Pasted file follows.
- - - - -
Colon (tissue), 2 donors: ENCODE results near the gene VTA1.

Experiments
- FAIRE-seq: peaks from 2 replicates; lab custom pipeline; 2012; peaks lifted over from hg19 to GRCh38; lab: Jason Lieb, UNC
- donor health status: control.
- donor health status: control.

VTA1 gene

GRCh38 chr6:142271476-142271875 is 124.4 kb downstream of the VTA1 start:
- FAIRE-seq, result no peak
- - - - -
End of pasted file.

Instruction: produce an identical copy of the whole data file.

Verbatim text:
Colon (tissue), 2 donors: ENCODE results near the gene VTA1.

Experiments
- FAIRE-seq: peaks from 2 replicates; lab custom pipeline; 2012; peaks lifted over from hg19 to GRCh38; lab: Jason Lieb, UNC
- donor health status: control.
- donor health status: control.

VTA1 gene

GRCh38 chr6:142271476-142271875 is 124.4 kb downstream of the VTA1 start:
- FAIRE-seq, result no peak